Homemade chocolate bars make the best edible gifts! Here are instructions how to make homemade chocolate bars extracted from the new book Clean Cakes* by Henrietta Inman. She has also given her favourite toppings and flavourings, but you can add whatever you like to your real chocolate.
The ding dong about so-called “clean eating” has been raging for at least a year. Regardless of my feelings about this controversial term, I am very excited about this new Clean Cakes book and feel it has much to teach about baking methods for alternative and restricted diets.
Throwing away the traditional baking rule book of refined sugars and flours, pastry chef Henrietta began to experiment with brown rice and quinoa flours, to sweeten with coconut nectar sugars and date syrups. Not only did she learn about the nutritional profiles of these allergy-friendly ingredients but she realised they brought new flavours and qualities to her baking.
The Clean Cakes philosophy cuts out dairy, gluten and processed sugars yet creates cakes and treats that are anything but bland, colourless or uninspiring. The recipes are a goldmine for those with food allergies and intolerances, or anyone who simply wishes to diversify the ingredients they bake with and try out new techniques (I definitely fall into this latter category). Many recipes are vegan friendly. I am neither vegan nor gluten intolerant but I firmly believe in the benefits of varying one’s diet as far as possible – which for me means avoiding blind daily reliance on wheat and dairy when alternatives are available.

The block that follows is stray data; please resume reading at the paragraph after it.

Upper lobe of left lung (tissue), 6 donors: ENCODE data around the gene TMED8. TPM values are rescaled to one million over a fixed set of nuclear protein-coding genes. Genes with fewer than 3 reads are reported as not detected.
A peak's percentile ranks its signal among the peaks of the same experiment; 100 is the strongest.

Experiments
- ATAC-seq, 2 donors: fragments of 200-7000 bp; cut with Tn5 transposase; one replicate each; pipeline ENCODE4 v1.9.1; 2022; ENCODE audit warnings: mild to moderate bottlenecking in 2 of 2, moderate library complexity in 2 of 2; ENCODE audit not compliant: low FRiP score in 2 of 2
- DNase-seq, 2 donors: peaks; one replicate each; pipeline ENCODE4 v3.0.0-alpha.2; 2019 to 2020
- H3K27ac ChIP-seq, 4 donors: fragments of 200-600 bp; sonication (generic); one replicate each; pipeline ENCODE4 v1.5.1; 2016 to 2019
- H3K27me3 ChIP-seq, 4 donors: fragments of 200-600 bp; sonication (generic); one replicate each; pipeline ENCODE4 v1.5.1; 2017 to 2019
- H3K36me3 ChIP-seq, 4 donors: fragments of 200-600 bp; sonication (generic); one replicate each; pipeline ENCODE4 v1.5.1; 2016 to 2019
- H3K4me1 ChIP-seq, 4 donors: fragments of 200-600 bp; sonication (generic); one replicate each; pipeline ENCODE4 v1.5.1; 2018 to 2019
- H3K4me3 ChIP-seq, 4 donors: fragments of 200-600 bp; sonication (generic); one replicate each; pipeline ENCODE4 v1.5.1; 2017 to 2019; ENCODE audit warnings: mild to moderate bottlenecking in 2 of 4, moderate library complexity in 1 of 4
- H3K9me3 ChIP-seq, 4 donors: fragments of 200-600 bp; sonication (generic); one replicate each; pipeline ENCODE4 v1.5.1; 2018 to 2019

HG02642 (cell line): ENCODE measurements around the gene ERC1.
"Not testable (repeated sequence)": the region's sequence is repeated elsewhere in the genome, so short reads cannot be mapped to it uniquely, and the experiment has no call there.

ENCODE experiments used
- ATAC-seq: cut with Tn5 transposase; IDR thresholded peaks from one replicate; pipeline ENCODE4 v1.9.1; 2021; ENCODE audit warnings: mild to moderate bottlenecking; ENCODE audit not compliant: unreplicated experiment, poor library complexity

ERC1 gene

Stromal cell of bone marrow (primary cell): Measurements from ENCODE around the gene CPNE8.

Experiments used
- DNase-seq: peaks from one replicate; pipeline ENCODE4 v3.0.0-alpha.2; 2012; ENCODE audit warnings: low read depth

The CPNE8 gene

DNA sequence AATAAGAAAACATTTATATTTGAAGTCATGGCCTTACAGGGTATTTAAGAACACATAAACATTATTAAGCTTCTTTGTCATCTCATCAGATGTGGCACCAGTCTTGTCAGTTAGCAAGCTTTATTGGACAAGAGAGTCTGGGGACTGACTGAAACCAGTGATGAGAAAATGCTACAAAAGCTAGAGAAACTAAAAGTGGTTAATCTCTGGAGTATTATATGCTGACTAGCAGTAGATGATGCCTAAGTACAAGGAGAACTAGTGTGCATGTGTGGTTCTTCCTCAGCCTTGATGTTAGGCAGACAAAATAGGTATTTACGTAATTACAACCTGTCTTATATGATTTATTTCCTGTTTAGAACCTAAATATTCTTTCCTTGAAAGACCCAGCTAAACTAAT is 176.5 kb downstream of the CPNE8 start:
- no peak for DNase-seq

Clean Cakes starts out exploring what for many of us is an unfamiliar world of explaining dairy free alternatives to milk, yogurt or cream and butter. Next comes a detailed list of natural replacements for refined sugars, gluten free flours, egg replacements and increasingly popular “superfoods” such as cacao, lucuma and maca. Then after a second introductory chapter layout out foundation techniques including how to make nut butters, nut creams, nut milks, jams and jellies come over 75 recipes.
I have chosen a selection to show you here:
Courgette (Zucchini) basil, lime and pistachio cake with avocado lime cream and raspberry jam (jelly) is the show stopping opener. This pretty layer cake decorated with edible flowers is made from “activated” pistachios, coconut flour and of course, courgettes.